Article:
Obama, unlike Bill Clinton, has gotten almost nothing done with a Republican Congress, whining that Republicans were “obstructing” him at every turn.

Having covered Clinton, Bush, and Obama, I can tell you that under his two predecessors, it was routine to see lawmakers’ cars lined up on the driveway for meetings with the president. Under Obama — almost never. He failed to build relationships — even Democrats complain he never calls or writes. But why admit the truth when you can whine?

“Is there something else I could do to make these guys — I’m not talking about the leaders now, but maybe some of the House Republican caucus members — not paint horns on my head?” our sensitive president remarked in 2013.

Charging Republicans in 2015 with being “tone-deaf,” and seeking only “media sound bites,” Obama whined: “They don’t do anything except block me. And call me names.”

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He even complained about his lapdogs in the mainstream media. “Sometimes both Josh and I probably have our disagreements with the press corps and feel picked on and misunderstood,” Obama said.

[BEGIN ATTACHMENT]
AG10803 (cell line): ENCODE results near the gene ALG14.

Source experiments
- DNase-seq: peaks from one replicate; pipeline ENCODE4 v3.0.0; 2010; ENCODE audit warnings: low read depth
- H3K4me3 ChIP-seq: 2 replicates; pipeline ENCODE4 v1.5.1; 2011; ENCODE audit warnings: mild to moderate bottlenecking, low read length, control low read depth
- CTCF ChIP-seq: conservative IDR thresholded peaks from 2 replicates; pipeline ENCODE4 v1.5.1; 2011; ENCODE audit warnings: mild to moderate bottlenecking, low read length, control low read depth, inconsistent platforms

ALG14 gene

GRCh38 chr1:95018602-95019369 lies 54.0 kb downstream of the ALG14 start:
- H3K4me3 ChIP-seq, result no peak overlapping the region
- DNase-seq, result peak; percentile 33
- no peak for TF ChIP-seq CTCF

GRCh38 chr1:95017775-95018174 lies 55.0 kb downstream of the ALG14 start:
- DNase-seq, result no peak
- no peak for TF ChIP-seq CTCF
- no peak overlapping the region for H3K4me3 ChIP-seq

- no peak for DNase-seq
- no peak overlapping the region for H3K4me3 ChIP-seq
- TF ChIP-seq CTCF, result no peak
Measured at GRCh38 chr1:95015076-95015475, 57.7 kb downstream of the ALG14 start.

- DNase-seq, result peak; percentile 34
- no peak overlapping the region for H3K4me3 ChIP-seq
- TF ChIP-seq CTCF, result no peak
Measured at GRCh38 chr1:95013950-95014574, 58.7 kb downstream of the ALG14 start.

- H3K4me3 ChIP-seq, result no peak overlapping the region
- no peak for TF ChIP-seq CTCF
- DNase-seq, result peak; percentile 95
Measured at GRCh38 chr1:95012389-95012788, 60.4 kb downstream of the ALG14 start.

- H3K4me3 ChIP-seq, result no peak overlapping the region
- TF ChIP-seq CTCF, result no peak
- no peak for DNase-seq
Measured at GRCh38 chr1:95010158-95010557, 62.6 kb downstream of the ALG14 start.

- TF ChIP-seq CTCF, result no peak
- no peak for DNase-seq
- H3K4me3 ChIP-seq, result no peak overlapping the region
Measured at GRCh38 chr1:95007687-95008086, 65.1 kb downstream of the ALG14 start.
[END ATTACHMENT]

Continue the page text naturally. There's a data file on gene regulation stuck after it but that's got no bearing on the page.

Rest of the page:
The Founding Fathers, too.

“Obviously, the nature of the Senate means that California has the same number of Senate seats as Wyoming. That puts us at a disadvantage,” Obama said.

And let’s not forget you and me.

“The way I think about it is, this is a great, great country that had gotten a little soft, and we didn’t have that same competitive edge that we needed over the last couple of decades,” he said in a 2011 interview.

All of which goes to prove that Obama got things half right. Given his abysmal record as president, blaming someone else “whenever things are going badly for you” is indeed evidence that “you don’t have what it takes to be in this job.”

Keith Koffler is the editor of website White House Dossier and the newsletter Cut to the News.